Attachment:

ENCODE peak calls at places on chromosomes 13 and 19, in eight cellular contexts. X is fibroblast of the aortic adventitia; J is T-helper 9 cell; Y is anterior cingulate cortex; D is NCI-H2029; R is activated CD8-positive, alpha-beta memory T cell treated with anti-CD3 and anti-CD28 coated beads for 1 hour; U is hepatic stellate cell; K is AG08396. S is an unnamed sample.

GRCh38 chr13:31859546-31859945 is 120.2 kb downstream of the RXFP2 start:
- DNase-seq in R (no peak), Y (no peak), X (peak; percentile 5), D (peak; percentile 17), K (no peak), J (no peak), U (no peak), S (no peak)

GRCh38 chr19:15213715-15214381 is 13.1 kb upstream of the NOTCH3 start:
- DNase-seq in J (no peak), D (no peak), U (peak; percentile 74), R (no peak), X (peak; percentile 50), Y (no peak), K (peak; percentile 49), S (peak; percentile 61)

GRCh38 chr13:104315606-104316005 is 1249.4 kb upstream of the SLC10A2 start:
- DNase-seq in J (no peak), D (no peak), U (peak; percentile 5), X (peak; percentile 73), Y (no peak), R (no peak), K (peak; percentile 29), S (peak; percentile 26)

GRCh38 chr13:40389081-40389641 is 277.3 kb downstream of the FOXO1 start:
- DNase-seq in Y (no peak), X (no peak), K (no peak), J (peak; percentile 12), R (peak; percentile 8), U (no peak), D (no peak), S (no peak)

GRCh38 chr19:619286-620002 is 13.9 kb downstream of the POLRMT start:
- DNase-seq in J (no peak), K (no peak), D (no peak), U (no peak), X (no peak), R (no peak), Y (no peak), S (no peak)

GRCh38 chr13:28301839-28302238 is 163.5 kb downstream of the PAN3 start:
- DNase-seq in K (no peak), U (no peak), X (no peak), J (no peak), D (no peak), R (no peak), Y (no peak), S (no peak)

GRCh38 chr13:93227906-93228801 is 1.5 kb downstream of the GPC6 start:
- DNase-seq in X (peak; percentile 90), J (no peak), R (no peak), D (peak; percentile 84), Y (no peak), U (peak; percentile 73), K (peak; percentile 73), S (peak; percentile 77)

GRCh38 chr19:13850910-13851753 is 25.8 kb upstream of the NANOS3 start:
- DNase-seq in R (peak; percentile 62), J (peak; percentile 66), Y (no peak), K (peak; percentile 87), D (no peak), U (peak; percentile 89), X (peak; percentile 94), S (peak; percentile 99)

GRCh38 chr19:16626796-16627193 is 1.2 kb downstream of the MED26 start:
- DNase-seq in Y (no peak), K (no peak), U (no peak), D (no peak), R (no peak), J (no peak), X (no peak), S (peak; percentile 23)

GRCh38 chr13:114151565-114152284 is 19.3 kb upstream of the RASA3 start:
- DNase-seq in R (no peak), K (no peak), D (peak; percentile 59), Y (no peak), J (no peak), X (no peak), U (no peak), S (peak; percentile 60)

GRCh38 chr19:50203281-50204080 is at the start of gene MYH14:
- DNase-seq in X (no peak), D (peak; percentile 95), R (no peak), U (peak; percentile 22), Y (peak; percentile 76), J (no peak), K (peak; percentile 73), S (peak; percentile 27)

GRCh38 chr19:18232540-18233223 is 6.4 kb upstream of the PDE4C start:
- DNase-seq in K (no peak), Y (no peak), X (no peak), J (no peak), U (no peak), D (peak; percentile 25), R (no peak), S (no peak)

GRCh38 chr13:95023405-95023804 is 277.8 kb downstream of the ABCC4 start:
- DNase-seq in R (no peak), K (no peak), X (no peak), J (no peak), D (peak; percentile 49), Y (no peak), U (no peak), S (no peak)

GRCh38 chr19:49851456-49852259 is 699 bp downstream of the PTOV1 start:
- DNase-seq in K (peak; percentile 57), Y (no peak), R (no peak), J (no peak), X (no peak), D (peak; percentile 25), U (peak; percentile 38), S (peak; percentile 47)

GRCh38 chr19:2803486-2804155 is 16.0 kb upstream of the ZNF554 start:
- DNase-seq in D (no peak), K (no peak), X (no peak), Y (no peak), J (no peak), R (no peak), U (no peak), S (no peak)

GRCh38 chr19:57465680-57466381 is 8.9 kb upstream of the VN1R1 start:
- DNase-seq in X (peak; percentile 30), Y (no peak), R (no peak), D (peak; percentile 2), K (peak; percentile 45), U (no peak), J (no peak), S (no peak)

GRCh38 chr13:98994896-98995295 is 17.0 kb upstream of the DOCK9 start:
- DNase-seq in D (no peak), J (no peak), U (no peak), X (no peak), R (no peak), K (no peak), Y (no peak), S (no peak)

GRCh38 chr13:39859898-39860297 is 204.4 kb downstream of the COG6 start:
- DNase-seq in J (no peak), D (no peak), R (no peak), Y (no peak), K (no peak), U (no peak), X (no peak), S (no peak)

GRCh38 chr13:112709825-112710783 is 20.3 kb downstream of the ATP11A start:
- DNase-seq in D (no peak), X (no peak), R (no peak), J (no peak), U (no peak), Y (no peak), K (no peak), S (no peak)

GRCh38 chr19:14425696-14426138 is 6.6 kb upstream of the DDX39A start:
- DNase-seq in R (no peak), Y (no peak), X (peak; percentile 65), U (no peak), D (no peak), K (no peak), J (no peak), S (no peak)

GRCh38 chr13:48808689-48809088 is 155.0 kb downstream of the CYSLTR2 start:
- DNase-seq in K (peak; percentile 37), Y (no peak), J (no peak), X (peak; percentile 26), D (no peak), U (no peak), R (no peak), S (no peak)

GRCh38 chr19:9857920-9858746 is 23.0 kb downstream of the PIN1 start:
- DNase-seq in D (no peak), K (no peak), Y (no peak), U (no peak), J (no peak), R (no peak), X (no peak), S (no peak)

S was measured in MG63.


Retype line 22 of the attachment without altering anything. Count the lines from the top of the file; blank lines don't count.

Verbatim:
GRCh38 chr19:50203281-50204080 is at the start of gene MYH14: